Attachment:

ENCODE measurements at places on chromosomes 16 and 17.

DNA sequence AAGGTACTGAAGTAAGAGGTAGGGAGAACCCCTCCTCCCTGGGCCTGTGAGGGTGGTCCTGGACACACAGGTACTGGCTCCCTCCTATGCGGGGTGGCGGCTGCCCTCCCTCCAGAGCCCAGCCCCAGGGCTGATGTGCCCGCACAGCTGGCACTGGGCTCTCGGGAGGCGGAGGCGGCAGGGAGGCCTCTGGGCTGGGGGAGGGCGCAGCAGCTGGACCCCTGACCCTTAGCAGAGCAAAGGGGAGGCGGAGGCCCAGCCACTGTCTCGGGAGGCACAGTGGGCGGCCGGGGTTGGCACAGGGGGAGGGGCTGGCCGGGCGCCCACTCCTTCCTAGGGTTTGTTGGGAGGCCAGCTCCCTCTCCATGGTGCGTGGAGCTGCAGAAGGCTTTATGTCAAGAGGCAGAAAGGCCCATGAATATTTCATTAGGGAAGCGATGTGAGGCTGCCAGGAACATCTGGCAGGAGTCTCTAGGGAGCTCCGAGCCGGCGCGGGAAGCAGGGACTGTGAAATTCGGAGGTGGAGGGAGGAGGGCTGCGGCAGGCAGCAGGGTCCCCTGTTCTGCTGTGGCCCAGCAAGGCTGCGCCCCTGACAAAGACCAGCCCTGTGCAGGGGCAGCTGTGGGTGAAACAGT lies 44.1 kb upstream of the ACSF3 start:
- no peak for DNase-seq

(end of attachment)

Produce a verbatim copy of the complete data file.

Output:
ENCODE measurements at places on chromosomes 16 and 17.

DNA sequence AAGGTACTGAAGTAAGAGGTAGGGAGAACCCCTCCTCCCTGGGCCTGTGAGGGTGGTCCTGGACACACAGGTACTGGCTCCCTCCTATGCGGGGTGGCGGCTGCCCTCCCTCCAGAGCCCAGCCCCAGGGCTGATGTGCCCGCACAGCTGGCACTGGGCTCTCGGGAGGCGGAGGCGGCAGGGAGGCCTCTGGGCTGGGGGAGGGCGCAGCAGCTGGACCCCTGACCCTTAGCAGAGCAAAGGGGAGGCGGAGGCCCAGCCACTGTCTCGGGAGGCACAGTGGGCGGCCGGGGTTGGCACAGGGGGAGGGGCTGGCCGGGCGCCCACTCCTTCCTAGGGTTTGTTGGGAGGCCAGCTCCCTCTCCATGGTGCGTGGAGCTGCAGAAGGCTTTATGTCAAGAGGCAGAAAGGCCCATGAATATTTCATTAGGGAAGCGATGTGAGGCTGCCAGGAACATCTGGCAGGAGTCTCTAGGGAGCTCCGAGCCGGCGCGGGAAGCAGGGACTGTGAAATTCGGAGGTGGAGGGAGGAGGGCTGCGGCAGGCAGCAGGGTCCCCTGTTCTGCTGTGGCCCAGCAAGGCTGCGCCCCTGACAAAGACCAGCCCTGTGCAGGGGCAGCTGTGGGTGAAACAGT lies 44.1 kb upstream of the ACSF3 start:
- no peak for DNase-seq